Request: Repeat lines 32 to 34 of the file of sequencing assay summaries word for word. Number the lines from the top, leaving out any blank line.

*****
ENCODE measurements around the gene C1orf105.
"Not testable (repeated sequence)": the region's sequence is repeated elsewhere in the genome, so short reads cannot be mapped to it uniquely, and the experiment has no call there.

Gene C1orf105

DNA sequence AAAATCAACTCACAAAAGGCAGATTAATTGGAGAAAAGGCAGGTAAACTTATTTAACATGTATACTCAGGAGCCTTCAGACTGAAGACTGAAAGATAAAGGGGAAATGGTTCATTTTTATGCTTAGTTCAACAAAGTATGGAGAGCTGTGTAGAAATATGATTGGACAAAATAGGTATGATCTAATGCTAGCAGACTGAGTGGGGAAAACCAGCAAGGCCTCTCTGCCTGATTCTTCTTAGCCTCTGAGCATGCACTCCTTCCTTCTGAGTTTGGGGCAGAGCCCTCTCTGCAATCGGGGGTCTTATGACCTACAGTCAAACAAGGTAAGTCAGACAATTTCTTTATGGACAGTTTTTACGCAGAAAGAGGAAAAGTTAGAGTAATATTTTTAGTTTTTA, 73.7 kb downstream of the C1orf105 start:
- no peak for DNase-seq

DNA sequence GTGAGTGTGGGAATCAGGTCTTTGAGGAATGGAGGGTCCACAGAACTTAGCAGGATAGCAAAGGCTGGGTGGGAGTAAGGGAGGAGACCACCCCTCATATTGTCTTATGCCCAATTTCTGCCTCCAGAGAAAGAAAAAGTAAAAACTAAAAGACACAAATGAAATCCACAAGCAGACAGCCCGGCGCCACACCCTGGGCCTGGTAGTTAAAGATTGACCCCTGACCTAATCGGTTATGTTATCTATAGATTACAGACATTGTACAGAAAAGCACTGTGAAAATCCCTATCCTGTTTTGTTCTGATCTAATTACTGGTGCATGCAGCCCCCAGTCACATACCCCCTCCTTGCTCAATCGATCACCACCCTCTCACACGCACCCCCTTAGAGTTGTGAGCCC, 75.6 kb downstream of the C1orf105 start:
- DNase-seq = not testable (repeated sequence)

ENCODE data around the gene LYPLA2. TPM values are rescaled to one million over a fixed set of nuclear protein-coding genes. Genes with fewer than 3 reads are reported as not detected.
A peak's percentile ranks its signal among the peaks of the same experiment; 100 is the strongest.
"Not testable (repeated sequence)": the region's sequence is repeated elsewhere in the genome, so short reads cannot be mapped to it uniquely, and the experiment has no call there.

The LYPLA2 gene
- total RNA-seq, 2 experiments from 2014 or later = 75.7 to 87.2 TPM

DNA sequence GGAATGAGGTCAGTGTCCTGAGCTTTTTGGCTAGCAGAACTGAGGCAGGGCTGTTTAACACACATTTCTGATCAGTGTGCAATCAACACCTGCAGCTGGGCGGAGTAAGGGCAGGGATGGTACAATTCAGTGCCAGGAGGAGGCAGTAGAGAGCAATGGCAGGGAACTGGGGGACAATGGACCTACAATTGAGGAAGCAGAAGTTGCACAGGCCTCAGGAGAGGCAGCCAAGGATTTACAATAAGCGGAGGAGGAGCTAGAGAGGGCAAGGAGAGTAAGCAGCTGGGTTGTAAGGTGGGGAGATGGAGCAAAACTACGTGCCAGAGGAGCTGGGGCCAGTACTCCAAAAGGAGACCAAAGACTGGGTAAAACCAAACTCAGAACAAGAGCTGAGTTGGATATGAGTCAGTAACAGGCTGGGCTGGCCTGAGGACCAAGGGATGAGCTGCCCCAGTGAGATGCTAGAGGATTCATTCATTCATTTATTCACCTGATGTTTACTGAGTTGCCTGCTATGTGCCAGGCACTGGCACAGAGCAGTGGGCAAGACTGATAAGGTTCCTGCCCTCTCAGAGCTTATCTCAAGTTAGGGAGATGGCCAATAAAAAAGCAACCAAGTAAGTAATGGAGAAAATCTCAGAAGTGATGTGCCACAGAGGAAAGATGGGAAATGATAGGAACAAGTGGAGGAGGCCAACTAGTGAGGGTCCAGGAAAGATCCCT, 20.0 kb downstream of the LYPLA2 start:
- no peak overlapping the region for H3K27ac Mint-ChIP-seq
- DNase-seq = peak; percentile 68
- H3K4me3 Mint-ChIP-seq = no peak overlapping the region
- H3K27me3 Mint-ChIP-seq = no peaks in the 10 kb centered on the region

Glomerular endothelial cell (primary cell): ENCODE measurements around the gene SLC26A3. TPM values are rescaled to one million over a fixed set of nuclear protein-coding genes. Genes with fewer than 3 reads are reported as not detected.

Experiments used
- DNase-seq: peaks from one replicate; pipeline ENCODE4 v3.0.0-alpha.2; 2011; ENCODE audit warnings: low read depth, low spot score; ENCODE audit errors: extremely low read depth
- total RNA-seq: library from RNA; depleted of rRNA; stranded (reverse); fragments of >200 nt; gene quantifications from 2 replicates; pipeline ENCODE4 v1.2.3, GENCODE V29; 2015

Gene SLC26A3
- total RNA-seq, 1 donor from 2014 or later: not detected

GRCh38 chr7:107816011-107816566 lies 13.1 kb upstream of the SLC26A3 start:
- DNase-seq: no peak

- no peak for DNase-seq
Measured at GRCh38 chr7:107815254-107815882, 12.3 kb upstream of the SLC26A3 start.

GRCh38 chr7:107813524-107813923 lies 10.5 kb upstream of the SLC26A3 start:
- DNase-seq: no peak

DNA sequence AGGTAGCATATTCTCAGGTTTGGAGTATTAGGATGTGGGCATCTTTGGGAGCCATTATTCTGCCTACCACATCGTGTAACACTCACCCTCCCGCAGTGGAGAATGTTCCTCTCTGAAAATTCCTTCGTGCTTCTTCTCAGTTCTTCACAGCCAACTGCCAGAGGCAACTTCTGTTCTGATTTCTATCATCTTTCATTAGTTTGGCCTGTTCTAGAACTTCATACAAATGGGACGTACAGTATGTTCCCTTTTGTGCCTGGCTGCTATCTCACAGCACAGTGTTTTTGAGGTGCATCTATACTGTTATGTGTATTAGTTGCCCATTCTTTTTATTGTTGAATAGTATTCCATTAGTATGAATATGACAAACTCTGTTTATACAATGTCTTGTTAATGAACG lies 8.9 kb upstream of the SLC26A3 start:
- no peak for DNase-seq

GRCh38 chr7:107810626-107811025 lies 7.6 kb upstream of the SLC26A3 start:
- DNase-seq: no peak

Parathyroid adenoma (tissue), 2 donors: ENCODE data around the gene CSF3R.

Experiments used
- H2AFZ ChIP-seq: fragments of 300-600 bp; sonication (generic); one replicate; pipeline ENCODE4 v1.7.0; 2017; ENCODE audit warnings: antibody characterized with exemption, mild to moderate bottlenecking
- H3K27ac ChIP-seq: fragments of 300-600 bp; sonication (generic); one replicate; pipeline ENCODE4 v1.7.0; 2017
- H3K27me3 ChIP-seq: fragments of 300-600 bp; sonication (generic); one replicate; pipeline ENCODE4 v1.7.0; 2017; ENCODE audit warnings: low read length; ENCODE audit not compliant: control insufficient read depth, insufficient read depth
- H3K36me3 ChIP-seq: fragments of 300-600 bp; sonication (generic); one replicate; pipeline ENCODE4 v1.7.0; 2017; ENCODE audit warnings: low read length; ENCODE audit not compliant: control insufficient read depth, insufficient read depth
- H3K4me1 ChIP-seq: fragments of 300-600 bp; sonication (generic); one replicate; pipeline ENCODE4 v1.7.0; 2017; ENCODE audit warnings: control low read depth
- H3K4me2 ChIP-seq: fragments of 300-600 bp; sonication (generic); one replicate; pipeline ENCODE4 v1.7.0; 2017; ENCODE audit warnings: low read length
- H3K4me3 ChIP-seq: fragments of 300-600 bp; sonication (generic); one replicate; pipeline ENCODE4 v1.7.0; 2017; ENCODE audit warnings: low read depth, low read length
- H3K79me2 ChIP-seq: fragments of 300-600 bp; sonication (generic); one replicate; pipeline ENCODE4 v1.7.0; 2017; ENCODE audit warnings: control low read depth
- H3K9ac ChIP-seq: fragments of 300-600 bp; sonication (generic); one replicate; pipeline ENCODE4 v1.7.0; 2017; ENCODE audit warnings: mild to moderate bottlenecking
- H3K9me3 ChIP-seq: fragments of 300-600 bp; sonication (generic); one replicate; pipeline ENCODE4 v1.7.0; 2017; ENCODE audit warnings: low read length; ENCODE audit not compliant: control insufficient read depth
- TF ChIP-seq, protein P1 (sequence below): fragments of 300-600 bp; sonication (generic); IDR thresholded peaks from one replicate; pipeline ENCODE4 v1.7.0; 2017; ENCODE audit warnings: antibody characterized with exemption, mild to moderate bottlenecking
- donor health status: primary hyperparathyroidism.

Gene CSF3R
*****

GRCh38 chr7:107810626-107811025 lies 7.6 kb upstream of the SLC26A3 start:
- DNase-seq: no peak

Parathyroid adenoma (tissue), 2 donors: ENCODE data around the gene CSF3R.